Dear Magicians (RE: Rabbits Out Of Top Hats)

Dear Magicians:

Please stop pulling rabbits out of top hats. In 1814, the French magician Comte (1788-1859) became the first magician on record to pull a white rabbit out of a top hat. John Henry Anderson (1814-1874) is also widely recognized as one of the first magicians to pull rabbits from top hats.

But here’s the thing… these guys were using top hats because they were NORMAL attire for gentlemen at the time and, therefore, NATURAL props. The ENTIRE POINT of that effect was one of SURPRISE: “Yup, just an ordinary hat – HOLY FUCK A RABBIT.”

BUT… Today, top hats are no longer an everyday item.

If an audience sees a magician take out a top hat, they KNOW what’s gonna happen. The whole premise of that trick (everyday item / unexpected surprise) is shot to shit.

There’s a reason why, in 2014, top hats are so heavily associated with magicians (and vice versa); WE’RE THE ONLY DOUCHEBAGS WHO OWN THEM.

So, unless you’re performing a nostalgic old-timey act or period piece, please, stop pulling rabbits out of top hats. If you really feel the need to pull something out of something else… pull your head out of your ass.

– Nathan Allen

magician pulling rabbit out of hat

I’m going to piss where Houdini pissed

OLD URINAL – Nathan Allen, The Maniac of Magic – Comedian Magician Entertainer Entertainment – Des Moines, IowaOn Saturday, I’m going to be in Marshalltown, performing at TC’s Pub.  I’ve been there before.  Cool people.

I was just chatting with the owner, and he let me know that he now owns the property at 207 East Main Street in Marshalltown, Iowa.

This excited me greatly.

Here is why:

There was a world-famous magician from Marshalltown, Thomas Nelson Downs.  Known as “T. Nelson Downs, The King of Koins,” Downs performed all across the world, for royalty and heads of state, around the turn of the 20th century.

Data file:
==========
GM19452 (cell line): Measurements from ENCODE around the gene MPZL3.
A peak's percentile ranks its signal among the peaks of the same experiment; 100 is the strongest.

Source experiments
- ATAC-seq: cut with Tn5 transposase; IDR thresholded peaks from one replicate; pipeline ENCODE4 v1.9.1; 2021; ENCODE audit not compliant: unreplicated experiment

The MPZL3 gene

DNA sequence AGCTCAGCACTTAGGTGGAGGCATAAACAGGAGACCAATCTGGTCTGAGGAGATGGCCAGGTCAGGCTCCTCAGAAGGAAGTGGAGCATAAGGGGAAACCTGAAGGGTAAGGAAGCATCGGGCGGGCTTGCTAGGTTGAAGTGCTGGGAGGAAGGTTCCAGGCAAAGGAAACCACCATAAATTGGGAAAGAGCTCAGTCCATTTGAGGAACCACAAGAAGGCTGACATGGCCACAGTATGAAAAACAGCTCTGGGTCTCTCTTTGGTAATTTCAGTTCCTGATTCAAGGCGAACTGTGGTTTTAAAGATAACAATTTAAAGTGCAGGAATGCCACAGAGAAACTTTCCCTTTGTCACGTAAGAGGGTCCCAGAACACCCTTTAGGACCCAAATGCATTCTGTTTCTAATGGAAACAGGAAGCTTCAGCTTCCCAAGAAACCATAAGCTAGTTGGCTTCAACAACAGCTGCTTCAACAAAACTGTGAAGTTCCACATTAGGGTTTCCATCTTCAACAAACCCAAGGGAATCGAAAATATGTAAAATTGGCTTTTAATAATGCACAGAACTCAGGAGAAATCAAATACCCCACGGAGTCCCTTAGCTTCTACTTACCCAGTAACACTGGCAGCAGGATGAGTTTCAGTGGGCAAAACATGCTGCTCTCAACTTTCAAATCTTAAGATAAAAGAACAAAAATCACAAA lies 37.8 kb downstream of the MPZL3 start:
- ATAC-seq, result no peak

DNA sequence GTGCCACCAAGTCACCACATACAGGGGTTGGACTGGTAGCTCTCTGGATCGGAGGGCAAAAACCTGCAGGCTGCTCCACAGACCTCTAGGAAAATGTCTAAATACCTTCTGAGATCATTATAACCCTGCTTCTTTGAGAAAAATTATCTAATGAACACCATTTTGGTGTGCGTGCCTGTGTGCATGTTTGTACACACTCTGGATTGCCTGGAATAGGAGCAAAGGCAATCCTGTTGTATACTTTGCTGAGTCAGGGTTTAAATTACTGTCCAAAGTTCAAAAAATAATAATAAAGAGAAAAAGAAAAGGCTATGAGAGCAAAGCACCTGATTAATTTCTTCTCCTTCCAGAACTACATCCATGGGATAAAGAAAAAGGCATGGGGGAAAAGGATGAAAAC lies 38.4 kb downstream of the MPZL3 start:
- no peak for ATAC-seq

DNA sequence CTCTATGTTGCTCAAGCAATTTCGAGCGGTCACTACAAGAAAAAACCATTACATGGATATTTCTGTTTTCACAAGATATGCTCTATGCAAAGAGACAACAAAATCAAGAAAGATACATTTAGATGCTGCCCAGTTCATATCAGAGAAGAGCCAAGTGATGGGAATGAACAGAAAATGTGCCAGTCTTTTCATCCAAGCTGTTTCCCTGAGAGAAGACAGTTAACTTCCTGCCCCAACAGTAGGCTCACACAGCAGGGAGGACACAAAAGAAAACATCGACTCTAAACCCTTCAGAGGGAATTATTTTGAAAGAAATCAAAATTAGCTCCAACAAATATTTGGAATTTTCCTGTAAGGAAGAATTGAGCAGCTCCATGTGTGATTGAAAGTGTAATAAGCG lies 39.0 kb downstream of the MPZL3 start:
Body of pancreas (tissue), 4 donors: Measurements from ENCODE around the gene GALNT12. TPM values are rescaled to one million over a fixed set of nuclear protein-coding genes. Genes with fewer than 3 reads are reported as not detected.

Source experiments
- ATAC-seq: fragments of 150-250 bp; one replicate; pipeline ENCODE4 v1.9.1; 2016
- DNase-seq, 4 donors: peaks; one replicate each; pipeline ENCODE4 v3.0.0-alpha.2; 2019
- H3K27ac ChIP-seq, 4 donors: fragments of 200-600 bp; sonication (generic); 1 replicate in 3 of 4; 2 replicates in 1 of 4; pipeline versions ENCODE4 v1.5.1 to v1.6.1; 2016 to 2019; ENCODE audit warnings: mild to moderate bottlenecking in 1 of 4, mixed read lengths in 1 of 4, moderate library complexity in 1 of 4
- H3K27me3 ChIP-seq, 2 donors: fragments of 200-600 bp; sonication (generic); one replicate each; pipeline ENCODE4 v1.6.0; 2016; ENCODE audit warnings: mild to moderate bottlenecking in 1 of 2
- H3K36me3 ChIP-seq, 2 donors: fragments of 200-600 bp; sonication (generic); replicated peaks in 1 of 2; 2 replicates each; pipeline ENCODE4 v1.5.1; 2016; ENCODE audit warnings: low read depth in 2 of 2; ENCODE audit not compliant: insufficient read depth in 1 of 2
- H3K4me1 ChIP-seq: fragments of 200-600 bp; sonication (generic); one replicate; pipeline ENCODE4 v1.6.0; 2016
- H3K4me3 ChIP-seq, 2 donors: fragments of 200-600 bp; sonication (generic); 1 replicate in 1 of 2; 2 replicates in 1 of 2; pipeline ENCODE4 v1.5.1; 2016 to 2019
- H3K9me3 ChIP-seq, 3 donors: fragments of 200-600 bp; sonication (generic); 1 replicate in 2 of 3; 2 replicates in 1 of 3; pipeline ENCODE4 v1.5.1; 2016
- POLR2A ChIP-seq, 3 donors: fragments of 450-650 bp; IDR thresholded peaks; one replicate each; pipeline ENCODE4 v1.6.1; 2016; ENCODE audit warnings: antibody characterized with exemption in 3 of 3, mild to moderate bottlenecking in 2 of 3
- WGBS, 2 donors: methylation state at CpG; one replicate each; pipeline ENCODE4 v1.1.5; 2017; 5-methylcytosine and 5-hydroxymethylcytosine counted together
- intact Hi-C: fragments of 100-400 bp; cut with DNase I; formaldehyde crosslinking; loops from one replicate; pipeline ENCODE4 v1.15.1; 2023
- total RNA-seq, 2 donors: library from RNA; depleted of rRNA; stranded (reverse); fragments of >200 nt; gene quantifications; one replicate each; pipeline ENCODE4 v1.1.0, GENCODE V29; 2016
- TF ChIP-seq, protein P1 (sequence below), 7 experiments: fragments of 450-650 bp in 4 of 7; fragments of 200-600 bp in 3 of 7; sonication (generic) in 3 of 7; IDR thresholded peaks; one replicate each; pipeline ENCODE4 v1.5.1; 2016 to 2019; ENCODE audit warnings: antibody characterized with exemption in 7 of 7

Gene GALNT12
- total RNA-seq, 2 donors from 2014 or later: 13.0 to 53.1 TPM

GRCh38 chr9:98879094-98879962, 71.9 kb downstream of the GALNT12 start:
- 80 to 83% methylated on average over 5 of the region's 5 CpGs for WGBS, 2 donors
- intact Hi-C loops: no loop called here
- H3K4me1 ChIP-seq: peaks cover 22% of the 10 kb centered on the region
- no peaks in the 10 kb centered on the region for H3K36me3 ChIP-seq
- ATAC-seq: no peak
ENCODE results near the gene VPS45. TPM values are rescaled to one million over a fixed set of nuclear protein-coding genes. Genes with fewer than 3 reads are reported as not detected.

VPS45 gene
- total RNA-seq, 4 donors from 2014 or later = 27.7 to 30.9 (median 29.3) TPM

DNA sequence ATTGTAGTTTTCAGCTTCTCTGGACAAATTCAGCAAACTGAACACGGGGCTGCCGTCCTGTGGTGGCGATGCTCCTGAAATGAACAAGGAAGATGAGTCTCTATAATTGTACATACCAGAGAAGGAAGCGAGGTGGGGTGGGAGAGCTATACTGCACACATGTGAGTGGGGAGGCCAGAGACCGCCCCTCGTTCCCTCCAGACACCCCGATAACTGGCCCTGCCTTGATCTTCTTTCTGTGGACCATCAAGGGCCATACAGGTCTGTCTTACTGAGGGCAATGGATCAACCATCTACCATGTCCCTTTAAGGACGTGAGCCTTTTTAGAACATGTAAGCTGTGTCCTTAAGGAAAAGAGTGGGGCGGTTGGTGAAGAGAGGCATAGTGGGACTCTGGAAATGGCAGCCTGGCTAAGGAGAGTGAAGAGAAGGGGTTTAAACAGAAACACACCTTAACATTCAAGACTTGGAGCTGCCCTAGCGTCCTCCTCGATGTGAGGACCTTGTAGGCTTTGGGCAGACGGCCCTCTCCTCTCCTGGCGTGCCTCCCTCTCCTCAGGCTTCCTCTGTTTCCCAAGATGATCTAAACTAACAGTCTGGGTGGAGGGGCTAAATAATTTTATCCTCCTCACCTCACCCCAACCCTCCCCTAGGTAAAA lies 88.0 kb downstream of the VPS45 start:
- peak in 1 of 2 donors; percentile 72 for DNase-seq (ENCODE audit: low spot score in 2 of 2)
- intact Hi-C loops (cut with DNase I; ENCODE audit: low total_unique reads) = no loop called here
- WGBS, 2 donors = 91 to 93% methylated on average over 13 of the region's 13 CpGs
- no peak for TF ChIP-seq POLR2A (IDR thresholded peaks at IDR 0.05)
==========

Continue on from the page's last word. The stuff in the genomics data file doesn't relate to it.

Downs was the author of several classic magic books (which I’ve devoured repeatedly), and he created and perfected many sleight-of-hand techniques that are still widely used by magicians, over a hundred years later.

What I’m trying to say is…  T. Nelson Downs was kind of a big deal.

In 1912, he retired from performing and moved back to Marshalltown.  He was only in his 40s, and he had already become wealthy and achieved world-wide success.  That bastard.

Obviously a little bored with being off the road, he eventually opened a vaudeville house / movie theater, called The Casino, located at… you guessed it… 207 East Main Street.

As I mentioned above, Downs was kind of a big deal.  The residents of Marshalltown may not have known it at the time, but other world-famous magicians would frequently visit Marshalltown, just to hang out, gossip, and talk shop with the sleight-of-hand master.  Reportedly, these visitors included a number of my personal heroes: Dai Vernon, Chung Ling Soo, and Harry Houdini, among others.

Houdini.  At the peak of his success.  Hanging out in Marshalltown, Iowa.

Since the glorious days of vaudeville, the building (built in 1910) has been home to several bars and businesses – including a strip club – which have since closed, but the building is still in existence…

And I know the owner.

After I got off the phone with him, he sent a photo of a urinal (see above), and told me that not only was this the oldest urinal in Marshall County, it was also the original from the building’s 1910 construction.

“Houdini probably pissed here,” he joked.

I fell silent.

On Saturday, before my gig, I’m going to head to Marshalltown early to get a little informal tour of the building.

It will be thrilling to know that many of the most legendary magicians of history used to just “hang” in the very same building, decades ago.

Maybe I’ll stand on the worn floorboards where so many hardworking vaudeville entertainers once stood…

Maybe I’ll look out to the old mezzanine…

Maybe I’ll snap a photo of the original curtain rail, still installed in the high ceiling, that once opened and closed the shows nightly…

Maybe I’ll sit quietly and contemplate the rich history of this location and the colorful characters that once called this place home for one night at a time…

Maybe I’ll pull a silver dollar out of my pocket and stumble through a couple of sleight-of-hand techniques that were invented, perfected, and performed by T. Nelson Downs himself…


But first things first.

I’m going to piss where Houdini pissed.